China has opened an anti-monopoly probe into Microsoft over problems arising from its Windows and Office software, a government regulator said on Tuesday, a day after it conducted surprise raids of the company’s offices in the country.
China’s State Administration for Industry and Commerce (SAIC) has been investigating Microsoft following an industry complaint in June 2013 alleging that Windows and Office are not fully open, resulting in compatibility, bundling and document verification issues.
SAIC did not elaborate any further in its online posting. But on Monday, the regulator sent hundreds of staff to raid four Microsoft offices in Beijing, Shanghai, Guangzhou and Chengdu.
“Following the earlier stages of the investigation, we cannot dismiss suspicion of Microsoft’s anti-competitiveness,” SAIC added.
Microsoft employees investigated have included a company vice president, top managers, and marketing and finance related staff. Copies were taken of Microsoft contracts and financial statements, along with PC and server storage containing internal emails.
But many of the Microsoft employees SAIC wants to investigate are out of the country, meaning that the probe is not completed, the regulator said.
Microsoft declined to comment on Tuesday. The day before, the company said it was happy to answer the government’s questions.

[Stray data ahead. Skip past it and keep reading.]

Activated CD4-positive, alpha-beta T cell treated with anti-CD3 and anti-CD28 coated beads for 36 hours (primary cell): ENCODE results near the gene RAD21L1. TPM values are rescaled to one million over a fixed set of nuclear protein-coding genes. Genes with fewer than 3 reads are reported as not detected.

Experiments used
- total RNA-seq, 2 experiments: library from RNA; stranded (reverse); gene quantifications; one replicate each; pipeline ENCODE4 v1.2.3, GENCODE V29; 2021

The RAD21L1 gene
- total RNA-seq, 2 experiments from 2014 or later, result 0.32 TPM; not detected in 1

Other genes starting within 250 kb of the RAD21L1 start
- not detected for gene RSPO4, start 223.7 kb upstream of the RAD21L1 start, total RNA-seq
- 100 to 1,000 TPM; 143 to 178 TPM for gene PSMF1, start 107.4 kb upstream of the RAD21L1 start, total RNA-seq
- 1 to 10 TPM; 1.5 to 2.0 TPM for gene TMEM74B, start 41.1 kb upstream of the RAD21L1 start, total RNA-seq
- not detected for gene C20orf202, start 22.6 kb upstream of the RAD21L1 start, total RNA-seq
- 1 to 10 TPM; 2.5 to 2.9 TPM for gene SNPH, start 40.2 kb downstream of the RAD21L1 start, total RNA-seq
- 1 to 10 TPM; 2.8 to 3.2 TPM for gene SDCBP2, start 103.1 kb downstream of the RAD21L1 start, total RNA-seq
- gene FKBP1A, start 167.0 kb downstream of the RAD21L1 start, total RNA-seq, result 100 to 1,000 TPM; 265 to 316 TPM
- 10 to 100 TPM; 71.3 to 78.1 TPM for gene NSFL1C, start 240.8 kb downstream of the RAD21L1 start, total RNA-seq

China has been a major market for the U.S. company, where its Windows OS remains the top PC operating system. In May, however, a Chinese government procurement agency began banning purchases of Windows 8 systems, taking Microsoft off guard.
The government agency has yet to explain why the ban was made. But Microsoft ending official support for Windows XP, exposing the operating system to security risks, has been cited as one reason, according to China’s state-controlled press.
SAIC’s investigation comes months after Chinese regulators opened an anti-monopoly probe into U.S. chip vendor Qualcomm, following complaints that the company had been overcharging clients. The investigation is still ongoing, and Qualcomm could face a major fine if found guilty.
All of this is happening as China has expressed concern about the U.S. government’s secret surveillance programs being built into U.S. technology products. In May, China threatened to block companies from selling IT systems in the country if they failed to pass a new “cybersecurity vetting system” the government was working to establish.